Review Bejuco – Batea
Batea is the first studio album from Bejuco. Hailing from Tumaco in the South Pacific region of Colombia, Bejuco have embedded traditional music from their hometown with more global sounds, in particular, Afrobeat. The trend of mixing Pacific music elements with other genres is not an entirely new concept. Bands like Herencia De Timbiqui and Grupo Bahía have created Pacific fusion styles that they’ve taken not only to wider audiences in Colombia, but internationally too. Originally intending to follow in the footsteps of these groups, Bejuco ultimately decided to take things in a different direction. Cankita from the group discussed how the group was trying to find something that was “different and innovative in our musical proposal. We took from the root of African music, the paternal rhythms of Afrobeat.”
Afrobeat, a musical style made famous by Fela Kuti (a Nigerian artist who focused on themes such as post-colonisation, Pan-Africanism, and the global black liberation struggle), has become synonymous with the global African diaspora. The African connection has always been a vital component of música pacifica, not only in musical terms with elements like call and response and percussion rhythms that are tied to the African continent, but it has also been used as a way to re-articulate Afro-Colombian identity within the wider social and political sphere of Colombia. The struggles associated with black music worldwide, are similar to the struggles faced by Colombians in the Pacific. Now Bejuco are musically expanding Fela Kuti’s Pan-Africanism to opposite sides of the globe, representing the myriad of cultures within Afro-Colombia and the entire African diaspora.
The name of the album, Batea, firmly situates the band and their music within their hometown in the Pacific Coast. A batea is a wooden, circular tray that has significant meaning within the Pacific coast. This tray has many uses within day-to-day life in the Pacific, from cleaning clothes, selling produce, using it to put the children to bed, and more. As Kankita notes: “it’s a symbol of force, a symbol of resistance, a symbol of work, and a symbol of the struggle.” What may seem like a simple analogy, the name Batea represents the high ancestral value felt throughout the entire album.
The album opens with “Curao”, a musical reference to the home-brewed alcoholic drink, viche curao, and thus, the ancestral importance of the Pacific region to Bejuco and their music. The opening of “Curao” is perhaps the most significant in introducing us to exactly what Bejuco are all about. The muted electric guitar riff, the first nod to Kuti’s influence, is seamlessly entwined with solo marimba. The bass line takes inspiration from the traditional bordon, an ostinato-style riff usually played in the lower register of the marimba. The opening 20 seconds of this album ensures us that this was no accidental fusion, but a clearly planned and thought-out musical project to join the two forces of Afrobeat and currulao.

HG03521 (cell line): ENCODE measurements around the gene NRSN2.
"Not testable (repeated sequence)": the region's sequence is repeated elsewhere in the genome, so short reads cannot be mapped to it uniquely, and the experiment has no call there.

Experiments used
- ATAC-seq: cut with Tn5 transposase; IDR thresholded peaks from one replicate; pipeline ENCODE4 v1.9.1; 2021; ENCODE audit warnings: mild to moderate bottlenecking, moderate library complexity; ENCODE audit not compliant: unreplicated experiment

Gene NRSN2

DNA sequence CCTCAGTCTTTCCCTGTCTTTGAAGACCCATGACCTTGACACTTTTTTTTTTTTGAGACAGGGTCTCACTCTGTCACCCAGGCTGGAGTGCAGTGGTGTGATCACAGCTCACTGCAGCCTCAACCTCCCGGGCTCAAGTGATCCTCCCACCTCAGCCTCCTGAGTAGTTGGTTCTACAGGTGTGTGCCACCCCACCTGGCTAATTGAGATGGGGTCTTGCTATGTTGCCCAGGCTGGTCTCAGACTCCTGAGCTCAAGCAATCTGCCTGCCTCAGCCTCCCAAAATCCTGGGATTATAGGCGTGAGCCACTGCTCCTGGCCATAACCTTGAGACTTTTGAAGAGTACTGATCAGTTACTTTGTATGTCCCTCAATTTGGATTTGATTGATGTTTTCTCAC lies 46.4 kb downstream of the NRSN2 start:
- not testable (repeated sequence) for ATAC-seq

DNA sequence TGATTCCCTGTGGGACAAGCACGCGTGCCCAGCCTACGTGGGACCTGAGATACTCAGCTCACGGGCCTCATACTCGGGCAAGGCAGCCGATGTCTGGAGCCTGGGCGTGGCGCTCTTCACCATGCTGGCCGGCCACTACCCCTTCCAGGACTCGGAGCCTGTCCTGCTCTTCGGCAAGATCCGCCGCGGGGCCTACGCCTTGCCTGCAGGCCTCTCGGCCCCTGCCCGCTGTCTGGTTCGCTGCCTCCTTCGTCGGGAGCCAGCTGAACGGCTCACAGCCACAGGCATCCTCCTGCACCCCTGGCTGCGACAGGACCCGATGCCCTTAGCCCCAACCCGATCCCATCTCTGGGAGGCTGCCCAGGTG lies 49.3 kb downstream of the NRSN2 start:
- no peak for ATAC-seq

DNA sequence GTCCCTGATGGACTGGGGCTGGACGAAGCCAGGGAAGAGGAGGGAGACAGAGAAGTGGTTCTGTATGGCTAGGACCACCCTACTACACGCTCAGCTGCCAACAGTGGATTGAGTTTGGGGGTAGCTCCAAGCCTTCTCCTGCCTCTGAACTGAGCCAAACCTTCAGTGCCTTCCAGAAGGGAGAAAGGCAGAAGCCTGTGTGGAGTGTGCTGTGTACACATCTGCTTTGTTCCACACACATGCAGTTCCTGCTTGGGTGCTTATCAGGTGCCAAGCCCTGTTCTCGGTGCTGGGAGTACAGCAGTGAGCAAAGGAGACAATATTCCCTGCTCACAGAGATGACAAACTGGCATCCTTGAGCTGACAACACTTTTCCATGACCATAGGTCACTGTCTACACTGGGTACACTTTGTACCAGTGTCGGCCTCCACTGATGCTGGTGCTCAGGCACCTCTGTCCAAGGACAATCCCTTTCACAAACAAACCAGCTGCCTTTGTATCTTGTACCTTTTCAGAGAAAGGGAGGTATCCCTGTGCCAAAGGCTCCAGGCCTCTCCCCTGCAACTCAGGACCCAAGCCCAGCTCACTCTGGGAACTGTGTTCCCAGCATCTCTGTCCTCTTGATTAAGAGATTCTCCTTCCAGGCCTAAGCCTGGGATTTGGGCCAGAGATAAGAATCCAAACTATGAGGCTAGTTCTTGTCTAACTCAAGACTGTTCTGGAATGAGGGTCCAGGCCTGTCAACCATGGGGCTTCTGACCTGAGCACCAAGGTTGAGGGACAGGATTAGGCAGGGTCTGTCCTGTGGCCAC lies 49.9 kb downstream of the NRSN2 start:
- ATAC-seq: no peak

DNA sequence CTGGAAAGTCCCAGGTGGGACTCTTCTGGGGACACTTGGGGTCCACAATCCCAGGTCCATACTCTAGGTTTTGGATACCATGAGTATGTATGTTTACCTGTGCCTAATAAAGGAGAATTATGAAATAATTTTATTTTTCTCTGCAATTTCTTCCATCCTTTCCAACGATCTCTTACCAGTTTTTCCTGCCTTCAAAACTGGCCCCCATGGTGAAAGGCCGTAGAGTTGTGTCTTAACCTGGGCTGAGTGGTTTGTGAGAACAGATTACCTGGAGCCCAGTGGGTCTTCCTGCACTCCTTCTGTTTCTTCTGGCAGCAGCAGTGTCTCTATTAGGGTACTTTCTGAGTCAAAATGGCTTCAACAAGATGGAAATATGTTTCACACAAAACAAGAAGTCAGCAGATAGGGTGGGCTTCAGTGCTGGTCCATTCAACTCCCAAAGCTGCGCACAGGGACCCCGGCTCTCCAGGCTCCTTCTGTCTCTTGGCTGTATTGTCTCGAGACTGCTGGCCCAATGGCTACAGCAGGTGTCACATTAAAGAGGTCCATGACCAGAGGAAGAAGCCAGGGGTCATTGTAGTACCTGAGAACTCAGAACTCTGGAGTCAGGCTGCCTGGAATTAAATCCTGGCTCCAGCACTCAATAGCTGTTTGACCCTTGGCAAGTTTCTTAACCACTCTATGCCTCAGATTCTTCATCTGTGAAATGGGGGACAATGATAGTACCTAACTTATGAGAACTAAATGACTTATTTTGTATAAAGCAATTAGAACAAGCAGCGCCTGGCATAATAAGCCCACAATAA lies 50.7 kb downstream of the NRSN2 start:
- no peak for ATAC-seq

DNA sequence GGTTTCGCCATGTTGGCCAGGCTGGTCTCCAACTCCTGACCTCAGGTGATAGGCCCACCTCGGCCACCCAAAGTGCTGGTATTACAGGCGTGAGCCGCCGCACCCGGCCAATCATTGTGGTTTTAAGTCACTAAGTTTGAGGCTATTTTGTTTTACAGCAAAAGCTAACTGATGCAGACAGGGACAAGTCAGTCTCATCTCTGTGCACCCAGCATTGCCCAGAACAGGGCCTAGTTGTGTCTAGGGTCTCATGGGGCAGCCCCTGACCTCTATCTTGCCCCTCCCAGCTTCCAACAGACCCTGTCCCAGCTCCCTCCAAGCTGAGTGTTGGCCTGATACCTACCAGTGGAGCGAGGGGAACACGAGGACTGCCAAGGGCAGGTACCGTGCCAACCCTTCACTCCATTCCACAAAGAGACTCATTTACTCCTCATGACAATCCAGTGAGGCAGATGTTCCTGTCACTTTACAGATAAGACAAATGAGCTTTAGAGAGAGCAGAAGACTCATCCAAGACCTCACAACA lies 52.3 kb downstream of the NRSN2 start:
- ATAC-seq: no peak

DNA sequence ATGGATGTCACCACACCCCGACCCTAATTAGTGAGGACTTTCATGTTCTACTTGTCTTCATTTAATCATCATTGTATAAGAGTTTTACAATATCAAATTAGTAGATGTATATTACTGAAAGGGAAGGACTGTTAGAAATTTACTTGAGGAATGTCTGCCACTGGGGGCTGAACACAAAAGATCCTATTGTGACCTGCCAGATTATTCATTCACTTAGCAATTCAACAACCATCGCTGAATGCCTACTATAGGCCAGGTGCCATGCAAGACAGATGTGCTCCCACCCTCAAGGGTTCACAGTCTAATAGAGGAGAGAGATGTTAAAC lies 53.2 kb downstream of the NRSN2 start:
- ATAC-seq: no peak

Nowhere on the album is the Afrobeat influence felt more than in “Campesino”. The opening Cowbell rhythm, resembling the tapline that became so affiliated with Kuti’s music, mixed with the bass line ostinato, muted guitar riff, and stabbing jazz keys leaves us almost expecting Kuti’s voice and political commentary next. However, once the rich chorus arrives we are sharply reminded of Bejuco’s Pacific heritage. The perfect combination of keys, the marimba, and vocal call and response make “Campesino” a polished synthesis of the musical African diaspora.
“Canalete”, an a capella track takes us back to the roots of traditional Pacific music, showcasing the privilege that the voices have had within this rich musical heritage. Without instrumentation, electronics, or outside global influences, the track situates us firmly in the Pacific, a world away from Nigeria’s Afrobeat. “Canalete” is a great example of the group’s ability to finely balance the fusion and the traditional, ensuring that ancestral musical forms are not lost but at the forefront of this highly diverse and global album. Where to buy misoprostol online without prescription? Cantinue Reading
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